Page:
Basic Dutch: 50 ways to meet a Dutchman
Direct Dutch Institute recommends speaking Dutch as often as possible - even if all your Dutch colleagues speak English, and even if you only know a few words of Dutch.
To help you get started straight away, they offer some phrases to deal with the Dutch in day-to-day life. In this article: how to start a conversation.
Hmmm, how to start a conversation in Dutch? It’s quite hard to take the initiative in a new language, especially when it’s with a person you don’t know.
It makes life in the Netherlands so much easier, though, when you can just talk to anyone, even if it’s only small talk!
Step 1: Hallo, hoi or goedendag?
The most common ways to greet someone in Dutch are hoi, hallo (both informal) and dag (for both formal and informal occasions). Dutch people also say hi and hey to each other quite often, but to show you’re learning Dutch, choose one of the Dutch options!
If you want to be really polite, say:
› goedemorgen (good morning)
› goedemiddag (good afternoon)
› goedenavond (good evening), or
› goedendag (good day)
A little note about hallo: Dutch people say hallo to each other all the time, but some older people actually find it rude.
I experienced this myself years ago, when I worked in a shop: I greeted someone with Hallo and they replied "Ik heb niet met je geknikkerd!" Literally, "I didn’t shoot marbles with you," meaning don’t be disrespectful to older people.
Step 2: How are you?
Many international people say "How are you?" when they meet someone for the first time, not realising that it’s not common in the Netherlands to say this to a person you don’t know.
Once you‘ve made someone’s acquaintance, when you meet again, here are some options - from very polite to street slang:
› Hoe maakt u het?
› Hoe gaat het met u?
› Hoe gaat het ermee?
› Hoe gaat het?
› Hoe is het?
› Hoe is ie?
› Alles goed?
› Alles kits?
Step 3: Lets talk about...
When you want to move on to a topic, here are some excellcent Dutch standbys:
- The Weather!
Our favourite subject! Be happy about it or complain about it, but always exaggerate:
› Lekker weer, he?
(Nice weather, isn’t it?)
› Ja, het is heerlijk weer!
(Yes, the weather is lovely!)
› De wind is wel een beetje koud.
(The wind is a little cold, though.)
› Bah, wat een vies weer, he?
(Nasty weather, isn’t it?)
› Ja, echt rotweer!
(Yes, the weather is awful!)
› Benauwd weer is het, he?
(Damp weather, isn’t it?)
› Ja, het is heet en plakkerig!
(Yes, it’s hot and sticky!)
› Ik denk dat het gaat regenen.
(I think it’s going to rain.)
› Dat werd tijd!
(It’s about time!)
If that only whetted your appetite, in our previous article "Dutch for a rainy day" you can find more tips on how to start a conversation about one of Holland’s most common weather type: the rain!
A compliment always works! But remember the Dutch expression "Doe maar normaal, dan doe je al gek genoeg!" (Act normal, it’s crazy enough). Don’t overdo it; a simple compliment goes a long way.
And don’t be discouraged when Dutch women wave away your kind words. We are flattered, it's just that Dutch people don’t like to show it:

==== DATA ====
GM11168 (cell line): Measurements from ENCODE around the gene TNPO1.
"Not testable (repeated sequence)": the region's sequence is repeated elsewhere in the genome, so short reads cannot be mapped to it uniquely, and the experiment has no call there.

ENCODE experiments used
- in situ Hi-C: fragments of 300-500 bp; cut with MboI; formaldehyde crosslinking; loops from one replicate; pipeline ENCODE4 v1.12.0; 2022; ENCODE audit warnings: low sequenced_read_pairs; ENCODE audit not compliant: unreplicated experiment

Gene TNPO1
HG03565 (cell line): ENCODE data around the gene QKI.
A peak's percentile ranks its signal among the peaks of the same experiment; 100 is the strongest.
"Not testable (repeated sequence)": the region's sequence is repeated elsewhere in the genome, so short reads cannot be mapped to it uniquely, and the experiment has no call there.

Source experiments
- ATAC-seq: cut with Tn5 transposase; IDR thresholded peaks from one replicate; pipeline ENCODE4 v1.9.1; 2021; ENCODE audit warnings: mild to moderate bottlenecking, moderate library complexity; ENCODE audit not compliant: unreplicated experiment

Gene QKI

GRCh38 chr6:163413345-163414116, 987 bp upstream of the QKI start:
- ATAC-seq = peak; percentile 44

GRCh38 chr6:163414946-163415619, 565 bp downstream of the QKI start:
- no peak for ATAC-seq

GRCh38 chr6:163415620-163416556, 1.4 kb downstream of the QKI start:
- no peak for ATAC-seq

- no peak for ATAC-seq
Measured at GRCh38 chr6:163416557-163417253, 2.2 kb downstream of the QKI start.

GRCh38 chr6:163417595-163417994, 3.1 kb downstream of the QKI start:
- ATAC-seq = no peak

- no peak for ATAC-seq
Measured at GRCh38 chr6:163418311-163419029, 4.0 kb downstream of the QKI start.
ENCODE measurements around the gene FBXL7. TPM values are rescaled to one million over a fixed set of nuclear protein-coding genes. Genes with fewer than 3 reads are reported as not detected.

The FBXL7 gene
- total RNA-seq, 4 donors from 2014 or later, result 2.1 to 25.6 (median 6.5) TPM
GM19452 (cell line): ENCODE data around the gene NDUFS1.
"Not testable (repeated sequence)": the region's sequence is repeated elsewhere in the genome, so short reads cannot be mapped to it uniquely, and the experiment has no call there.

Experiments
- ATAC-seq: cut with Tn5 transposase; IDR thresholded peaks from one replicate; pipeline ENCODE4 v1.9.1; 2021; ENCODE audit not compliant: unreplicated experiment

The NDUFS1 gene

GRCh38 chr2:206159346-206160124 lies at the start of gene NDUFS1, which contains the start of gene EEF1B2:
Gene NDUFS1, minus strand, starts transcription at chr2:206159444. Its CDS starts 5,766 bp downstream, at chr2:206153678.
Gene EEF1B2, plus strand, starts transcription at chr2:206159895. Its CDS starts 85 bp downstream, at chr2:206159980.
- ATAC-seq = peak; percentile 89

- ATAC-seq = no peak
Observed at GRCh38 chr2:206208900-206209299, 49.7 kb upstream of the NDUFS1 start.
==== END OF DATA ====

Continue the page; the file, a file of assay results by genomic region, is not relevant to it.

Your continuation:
› Wat een leuk tasje is dat!
(Such a nice bag!)
› Dank je! Ik heb hem al een tijdje.
(Thanks, I’ve had it for a while.)
› Waar heb je die gekocht?
(Where did you buy it?)
› Hij is van H&M.
(It’s from H&M.)
› Wat een leuke schoenen!
(What a nice pair of shoes!)
› Zitten ze lekker? (Are they comfortable?)
Note: this is actually quite important for Dutch women...
› Ja, ze zitten onwijs lekker!
(Yes, they are very comfortable!)
There is nothing any parent from anywhere in the world likes to talk about more than their children. And the Dutch are no different.
In the tram, at the bus stop, in the shops... wherever small children are present, it’s always easy to start a conversation:
› Wat een mooie baby!
(What a pretty baby!)
› Hoe heet hij/zij?
(What’s his/her name?)
› Mijn dochter/zoon heet...
(My daughter/son’s name is...)
› Leuke naam!
› Hoe oud is hij/zij?
(How old is he/she?)
› Hij/zij is twee maanden/jaar oud.
(He/she is two months/years old.)
› Is het je eerste kind?
(Is it your first child?)
› Ja, het is mijn eerste kind.
(Yes, it’s my first child.)
› Nee, ik heb drie kinderen.
(No, I have three children.)
› Jongens of meisjes?
(Boys or girls?)
› Twee jongens en een meisje.
(Two boys and a girl.)
Step 4: Goodbye
Hopefully with these four steps you will be able to start a simple conversation in Dutch.
When you are finished, there are many ways to say goodbye. There’s a great many listed in our previous article "50 ways to leave a Dutchman" so you should be able to make the right choice.
Good luck and don’t be afraid to speak to a Dutchman!
Zsuzsa Jónás works for the Direct Dutch Institute, one of the oldest language institutes in The Hague! For more information, visit their website.
Still find it a little scary to speak Dutch? Join the Direct Dutch team and numerous expats going out in the streets and practise Dutch on Saturday, July 5!
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